According to a survey published by Investors in People, 60% of workers in the UK are not happy in their current jobs. Another survey revealed that nearly 80% of Londoners and unhappy in their jobs. And a Gallop poll shows that 23% of workers worldwide hate their jobs, with only 15% who feel engaged by their jobs, meaning they are passionate about, and deeply connected to, their work.
So there is no denying that huge numbers of people all over the world dislike what they’re doing for most of the day, five days a week.
We pay a serious price when we do a job we dislike, especially a job that lacks meaning and autonomy. Research shows that doing a job you hate is actually worse for your mental health than unemployment.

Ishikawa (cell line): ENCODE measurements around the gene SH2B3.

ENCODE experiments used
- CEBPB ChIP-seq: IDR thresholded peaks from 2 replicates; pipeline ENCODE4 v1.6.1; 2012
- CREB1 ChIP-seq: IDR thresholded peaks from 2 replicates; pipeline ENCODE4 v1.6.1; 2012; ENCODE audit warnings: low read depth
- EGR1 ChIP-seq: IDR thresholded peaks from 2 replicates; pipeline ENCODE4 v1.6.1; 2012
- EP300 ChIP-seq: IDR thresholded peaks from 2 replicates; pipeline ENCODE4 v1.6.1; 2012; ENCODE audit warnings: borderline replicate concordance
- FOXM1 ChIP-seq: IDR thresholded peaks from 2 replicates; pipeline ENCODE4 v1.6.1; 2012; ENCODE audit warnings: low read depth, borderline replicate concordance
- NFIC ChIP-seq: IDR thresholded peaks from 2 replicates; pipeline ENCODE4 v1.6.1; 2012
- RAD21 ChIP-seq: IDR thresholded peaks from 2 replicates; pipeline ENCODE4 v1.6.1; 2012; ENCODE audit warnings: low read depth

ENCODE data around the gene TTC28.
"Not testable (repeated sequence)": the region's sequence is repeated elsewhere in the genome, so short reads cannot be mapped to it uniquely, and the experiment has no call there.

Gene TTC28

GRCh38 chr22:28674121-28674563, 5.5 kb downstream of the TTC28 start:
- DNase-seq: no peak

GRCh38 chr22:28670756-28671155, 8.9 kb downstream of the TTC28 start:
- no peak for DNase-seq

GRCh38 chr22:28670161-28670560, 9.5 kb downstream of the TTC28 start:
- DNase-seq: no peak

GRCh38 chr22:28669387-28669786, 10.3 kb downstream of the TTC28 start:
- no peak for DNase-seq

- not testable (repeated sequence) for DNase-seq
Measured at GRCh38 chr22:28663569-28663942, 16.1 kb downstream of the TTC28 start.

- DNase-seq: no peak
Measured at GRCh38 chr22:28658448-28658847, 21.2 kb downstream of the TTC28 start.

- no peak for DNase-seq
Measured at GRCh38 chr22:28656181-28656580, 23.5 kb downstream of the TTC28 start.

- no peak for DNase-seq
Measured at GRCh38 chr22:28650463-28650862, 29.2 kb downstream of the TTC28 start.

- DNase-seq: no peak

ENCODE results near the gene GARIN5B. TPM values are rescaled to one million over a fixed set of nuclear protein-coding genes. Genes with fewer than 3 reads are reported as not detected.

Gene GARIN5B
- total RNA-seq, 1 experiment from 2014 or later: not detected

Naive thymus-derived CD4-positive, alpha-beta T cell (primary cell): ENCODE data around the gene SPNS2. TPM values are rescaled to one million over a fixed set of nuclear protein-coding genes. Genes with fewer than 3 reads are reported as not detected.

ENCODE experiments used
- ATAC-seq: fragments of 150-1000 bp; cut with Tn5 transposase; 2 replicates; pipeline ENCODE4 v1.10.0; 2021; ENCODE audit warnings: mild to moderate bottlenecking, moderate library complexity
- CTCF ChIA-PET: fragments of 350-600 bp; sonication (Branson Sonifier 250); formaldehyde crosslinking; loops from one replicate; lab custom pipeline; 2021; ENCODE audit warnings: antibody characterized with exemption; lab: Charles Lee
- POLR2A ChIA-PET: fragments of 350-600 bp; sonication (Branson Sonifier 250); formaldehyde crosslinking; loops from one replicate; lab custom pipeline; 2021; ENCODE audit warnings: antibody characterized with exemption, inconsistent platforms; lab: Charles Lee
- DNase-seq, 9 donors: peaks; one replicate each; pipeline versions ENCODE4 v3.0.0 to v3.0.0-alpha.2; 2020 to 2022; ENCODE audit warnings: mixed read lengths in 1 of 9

The writer Johann Hari argues in his new book Lost Connections: Uncovering the Real Causes of Depression – and the Unexpected Solutions, there are nine causes of depression and anxiety: two biological, and seven that relate to the world we live in. And one that falls into the latter category is meaningless work.
In light of this finding, it’s important in your job search and career path to think about the kind of work you would find meaningful.
The Mental Health Impact of Meaningless Work
In an article for the Huffington Post about his new book, Hari writes:
“If you find your work meaningless and you feel you have no control over it, you are far more likely to become depressed.”